Book Bag: April 2012

book_girl_with_three_legs.jpgBook Review by Sharon L. Shervington

The Girl with Three Legs

Written by Soraya Mire

At the age of 13 Soraya Mire, who is from Somalia, got a nasty surprise from her mother. Her mother described it as a gift, but in reality all of the girl’s external genitalia were removed. Then she was stitched up and left in agony. A few years later she was essentially secretly sold into an abusive marriage with a close cousin in Europe (who it turned out was a heroin dealer).

These two circumstances, genital mutilation and arranged marriage, are the cold realities of life for untold numbers of girls in sub-Saharan Africa, and this reality has spread to both Europe and the United States to the point where there are many doctors who are trained in reversing these chilling procedures.

 

These subjects, which essentially represent abuse protected by the word
culture, are still taboo in the many countries where they originate.
The Girl with Three Legs adds to a body of work by women like Ayaan
Hirsi Ali who refuse to accept the torture of a life cut off from
central aspects of their identity and being. And they have found allies
in American writers such as Alice Walker and others.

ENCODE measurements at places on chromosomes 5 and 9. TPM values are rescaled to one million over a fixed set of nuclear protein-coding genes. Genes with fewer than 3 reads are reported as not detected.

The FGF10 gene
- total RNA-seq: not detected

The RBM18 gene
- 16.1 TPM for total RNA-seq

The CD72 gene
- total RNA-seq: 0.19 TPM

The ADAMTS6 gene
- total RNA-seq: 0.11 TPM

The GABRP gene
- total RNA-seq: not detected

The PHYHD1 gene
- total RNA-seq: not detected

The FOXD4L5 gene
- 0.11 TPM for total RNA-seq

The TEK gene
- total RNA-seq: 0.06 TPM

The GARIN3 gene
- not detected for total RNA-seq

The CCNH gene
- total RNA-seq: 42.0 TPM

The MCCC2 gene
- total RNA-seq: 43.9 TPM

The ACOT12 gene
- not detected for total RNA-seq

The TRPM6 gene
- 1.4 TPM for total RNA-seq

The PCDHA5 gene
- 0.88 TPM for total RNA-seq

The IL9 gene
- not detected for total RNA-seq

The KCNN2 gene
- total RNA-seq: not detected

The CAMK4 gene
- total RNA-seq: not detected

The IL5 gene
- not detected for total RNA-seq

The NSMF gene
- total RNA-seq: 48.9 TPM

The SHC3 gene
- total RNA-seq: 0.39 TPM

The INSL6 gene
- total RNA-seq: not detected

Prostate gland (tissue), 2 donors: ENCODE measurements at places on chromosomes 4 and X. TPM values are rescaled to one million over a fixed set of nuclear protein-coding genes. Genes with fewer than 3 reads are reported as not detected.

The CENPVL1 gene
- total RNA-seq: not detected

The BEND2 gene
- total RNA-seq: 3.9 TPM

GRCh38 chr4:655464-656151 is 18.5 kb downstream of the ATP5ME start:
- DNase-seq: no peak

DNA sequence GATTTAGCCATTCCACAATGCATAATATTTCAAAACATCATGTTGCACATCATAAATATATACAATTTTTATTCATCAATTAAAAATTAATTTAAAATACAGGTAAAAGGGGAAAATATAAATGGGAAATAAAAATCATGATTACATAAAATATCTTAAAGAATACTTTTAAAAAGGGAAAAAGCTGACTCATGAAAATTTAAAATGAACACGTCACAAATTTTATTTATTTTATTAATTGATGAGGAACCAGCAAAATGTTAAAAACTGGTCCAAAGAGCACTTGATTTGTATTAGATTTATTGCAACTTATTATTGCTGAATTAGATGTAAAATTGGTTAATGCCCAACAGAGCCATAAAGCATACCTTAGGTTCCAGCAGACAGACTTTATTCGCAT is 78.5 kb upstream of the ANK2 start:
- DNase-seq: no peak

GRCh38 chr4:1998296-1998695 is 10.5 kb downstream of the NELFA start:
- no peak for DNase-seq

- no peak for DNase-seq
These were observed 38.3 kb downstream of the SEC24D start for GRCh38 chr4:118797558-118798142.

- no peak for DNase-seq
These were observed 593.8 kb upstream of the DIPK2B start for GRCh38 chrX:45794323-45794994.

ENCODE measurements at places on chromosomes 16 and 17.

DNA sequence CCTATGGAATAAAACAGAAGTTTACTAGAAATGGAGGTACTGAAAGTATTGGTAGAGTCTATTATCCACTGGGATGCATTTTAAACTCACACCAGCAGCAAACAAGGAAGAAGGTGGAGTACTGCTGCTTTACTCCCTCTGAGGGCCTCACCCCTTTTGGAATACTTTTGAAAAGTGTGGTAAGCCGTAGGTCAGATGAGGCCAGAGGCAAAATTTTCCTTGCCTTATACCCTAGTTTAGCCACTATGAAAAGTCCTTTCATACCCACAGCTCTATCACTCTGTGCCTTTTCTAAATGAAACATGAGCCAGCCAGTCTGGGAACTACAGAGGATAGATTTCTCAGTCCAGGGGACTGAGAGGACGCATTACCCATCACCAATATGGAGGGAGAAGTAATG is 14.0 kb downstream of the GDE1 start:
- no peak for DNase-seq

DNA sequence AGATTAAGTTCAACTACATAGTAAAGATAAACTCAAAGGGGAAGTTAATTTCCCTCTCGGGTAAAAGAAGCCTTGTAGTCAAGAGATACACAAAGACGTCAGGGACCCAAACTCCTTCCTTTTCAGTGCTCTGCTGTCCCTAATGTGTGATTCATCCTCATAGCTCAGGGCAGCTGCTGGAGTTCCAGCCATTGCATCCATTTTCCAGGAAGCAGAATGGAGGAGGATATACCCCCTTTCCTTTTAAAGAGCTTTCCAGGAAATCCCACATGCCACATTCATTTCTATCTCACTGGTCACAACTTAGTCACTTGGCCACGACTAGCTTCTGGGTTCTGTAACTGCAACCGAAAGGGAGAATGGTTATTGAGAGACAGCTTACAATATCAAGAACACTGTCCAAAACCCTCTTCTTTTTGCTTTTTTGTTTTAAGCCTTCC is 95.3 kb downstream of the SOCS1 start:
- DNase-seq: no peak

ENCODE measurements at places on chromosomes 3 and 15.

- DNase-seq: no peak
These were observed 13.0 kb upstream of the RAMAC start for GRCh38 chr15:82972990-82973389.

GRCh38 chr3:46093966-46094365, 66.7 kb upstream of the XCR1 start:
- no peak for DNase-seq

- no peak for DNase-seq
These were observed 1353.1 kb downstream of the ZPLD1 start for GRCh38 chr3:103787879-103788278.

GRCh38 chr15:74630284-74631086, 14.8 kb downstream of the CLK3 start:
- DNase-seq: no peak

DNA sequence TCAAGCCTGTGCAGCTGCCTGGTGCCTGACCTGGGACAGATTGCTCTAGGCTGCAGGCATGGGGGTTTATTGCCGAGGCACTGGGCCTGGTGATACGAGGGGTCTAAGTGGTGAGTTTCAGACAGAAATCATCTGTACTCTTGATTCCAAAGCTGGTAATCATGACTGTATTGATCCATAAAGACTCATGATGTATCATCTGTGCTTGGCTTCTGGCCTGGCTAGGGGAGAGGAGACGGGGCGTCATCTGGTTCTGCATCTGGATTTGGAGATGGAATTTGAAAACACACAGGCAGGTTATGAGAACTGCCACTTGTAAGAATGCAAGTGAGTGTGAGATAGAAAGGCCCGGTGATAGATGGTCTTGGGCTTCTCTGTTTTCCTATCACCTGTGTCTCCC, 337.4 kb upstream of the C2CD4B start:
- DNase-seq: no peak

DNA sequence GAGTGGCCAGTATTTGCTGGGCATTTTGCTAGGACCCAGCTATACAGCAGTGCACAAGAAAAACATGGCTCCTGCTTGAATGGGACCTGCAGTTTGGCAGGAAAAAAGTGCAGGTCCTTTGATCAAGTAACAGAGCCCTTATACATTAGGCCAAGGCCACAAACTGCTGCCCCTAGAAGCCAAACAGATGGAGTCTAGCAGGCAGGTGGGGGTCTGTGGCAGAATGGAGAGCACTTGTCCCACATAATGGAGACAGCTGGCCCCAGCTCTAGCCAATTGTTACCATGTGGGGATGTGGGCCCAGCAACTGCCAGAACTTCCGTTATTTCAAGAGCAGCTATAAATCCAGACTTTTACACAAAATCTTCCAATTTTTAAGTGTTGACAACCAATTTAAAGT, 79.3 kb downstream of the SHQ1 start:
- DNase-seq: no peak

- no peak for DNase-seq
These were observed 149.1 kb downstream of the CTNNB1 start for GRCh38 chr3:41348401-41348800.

Interestingly, as
in the case of Ms. Ali, Ms. Mire describes a relationship with her
father that seems more loving and supportive than the one she shared
with her mother. Both had fathers who were of high rank in the
government and army during a turbulent time for the nation.

Like Ms.
Ali, Ms. Mire also made a film about these issues called Fire Eyes,
which was well received here in the United States. Both women have paid a
high price for speaking out about this atrocity, from being harassed
and stalked to being cut off from family and family funds.

Although the subject matter is difficult, The Girl with Three Legs is a
story that is ultimately hopeful. Ms. Mire finds a talented therapist
who helps her fully explore her wounds and encourages her to become her
full self. And of course that means finding her voice. At that point on
a trip to Los Angeles while a student at a college in France, she
decides to make the U.S. her home and to dedicate her life to ending
female genital mutilation.

The Girl with Three Legs, by Soraya Mire; Lawrence Hill Books; $26.95; 384 pages

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